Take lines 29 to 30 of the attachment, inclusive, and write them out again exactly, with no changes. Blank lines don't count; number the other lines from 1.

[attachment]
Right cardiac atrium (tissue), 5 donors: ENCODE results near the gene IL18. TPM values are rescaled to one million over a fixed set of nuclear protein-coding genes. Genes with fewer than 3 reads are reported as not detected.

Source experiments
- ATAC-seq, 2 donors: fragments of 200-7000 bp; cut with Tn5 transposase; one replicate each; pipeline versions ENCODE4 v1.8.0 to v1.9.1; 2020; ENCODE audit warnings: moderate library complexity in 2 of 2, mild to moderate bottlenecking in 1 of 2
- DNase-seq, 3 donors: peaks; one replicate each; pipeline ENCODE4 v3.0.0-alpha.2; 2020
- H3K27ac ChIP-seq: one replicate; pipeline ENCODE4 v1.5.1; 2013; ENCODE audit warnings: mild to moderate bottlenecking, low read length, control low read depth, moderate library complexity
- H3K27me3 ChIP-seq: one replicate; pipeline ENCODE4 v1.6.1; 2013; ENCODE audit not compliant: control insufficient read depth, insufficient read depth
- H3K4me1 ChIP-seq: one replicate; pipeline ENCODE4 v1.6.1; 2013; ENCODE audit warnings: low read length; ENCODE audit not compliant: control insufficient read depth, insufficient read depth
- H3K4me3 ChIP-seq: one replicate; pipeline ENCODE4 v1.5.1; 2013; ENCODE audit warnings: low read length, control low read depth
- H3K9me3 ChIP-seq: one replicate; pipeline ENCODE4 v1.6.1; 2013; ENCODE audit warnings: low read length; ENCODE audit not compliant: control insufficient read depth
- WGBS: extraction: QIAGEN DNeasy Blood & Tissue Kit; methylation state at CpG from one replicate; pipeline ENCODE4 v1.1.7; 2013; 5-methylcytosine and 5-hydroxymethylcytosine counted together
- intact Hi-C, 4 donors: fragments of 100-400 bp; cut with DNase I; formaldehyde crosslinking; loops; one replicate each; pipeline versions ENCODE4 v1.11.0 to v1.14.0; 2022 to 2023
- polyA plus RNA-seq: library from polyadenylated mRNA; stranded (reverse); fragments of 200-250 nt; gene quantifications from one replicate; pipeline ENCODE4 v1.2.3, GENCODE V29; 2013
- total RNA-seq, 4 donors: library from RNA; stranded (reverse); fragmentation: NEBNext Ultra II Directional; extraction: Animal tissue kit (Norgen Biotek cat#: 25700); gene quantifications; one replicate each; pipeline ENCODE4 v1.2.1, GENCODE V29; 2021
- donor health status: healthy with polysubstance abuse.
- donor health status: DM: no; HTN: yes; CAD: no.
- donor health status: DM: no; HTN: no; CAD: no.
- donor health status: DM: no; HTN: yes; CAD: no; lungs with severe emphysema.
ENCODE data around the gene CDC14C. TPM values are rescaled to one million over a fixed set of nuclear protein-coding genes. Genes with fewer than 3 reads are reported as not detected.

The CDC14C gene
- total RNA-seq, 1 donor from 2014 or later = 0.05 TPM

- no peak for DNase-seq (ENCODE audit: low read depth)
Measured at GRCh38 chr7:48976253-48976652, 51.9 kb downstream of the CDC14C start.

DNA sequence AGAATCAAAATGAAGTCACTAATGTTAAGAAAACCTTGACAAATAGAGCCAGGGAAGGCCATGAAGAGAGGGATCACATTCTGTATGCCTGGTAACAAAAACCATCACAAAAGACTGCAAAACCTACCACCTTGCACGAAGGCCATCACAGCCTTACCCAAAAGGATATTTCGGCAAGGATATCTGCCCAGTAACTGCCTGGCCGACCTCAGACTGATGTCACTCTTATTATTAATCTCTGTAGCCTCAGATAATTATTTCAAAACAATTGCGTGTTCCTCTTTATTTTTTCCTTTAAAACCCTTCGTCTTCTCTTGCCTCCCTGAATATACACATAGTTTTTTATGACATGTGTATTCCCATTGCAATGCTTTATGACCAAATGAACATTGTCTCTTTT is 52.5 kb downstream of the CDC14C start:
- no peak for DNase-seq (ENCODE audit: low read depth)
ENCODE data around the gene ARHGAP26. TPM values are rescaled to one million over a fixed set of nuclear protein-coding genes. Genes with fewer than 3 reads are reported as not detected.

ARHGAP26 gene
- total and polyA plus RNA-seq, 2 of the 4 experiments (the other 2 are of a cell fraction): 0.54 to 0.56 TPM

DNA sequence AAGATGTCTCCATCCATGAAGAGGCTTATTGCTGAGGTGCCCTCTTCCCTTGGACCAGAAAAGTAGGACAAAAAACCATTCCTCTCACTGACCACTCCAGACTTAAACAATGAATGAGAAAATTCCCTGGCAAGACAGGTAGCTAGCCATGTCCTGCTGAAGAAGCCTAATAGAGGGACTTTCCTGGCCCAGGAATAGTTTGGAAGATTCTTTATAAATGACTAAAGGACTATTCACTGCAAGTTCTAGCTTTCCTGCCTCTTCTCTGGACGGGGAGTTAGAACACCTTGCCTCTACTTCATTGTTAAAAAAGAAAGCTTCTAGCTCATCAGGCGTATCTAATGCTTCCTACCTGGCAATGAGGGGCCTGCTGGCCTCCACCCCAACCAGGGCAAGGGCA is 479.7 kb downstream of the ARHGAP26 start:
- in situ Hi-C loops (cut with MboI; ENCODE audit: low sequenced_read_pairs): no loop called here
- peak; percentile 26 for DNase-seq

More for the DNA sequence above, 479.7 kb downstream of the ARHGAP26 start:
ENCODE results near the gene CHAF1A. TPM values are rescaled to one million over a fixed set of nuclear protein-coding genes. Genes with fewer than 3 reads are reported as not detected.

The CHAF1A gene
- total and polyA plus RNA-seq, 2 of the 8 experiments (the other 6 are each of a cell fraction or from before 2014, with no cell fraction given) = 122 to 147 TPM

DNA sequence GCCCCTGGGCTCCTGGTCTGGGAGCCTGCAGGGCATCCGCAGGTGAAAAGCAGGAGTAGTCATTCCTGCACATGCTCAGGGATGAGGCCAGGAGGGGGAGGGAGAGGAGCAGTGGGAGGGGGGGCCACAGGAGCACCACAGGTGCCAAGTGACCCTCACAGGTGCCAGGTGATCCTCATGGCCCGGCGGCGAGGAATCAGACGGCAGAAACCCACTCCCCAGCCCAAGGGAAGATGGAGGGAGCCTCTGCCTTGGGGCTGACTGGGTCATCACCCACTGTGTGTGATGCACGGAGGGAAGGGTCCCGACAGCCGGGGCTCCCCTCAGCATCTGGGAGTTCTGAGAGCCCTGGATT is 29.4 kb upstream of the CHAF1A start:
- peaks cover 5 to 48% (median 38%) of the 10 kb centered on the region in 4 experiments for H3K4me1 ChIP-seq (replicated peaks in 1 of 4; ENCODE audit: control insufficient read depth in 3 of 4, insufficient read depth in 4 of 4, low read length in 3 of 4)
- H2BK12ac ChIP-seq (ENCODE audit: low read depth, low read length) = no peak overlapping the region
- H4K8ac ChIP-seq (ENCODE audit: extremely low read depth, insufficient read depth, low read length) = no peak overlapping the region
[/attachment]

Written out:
- in situ Hi-C loops (cut with MboI; ENCODE audit: low sequenced_read_pairs): no loop called here
- peak; percentile 26 for DNase-seq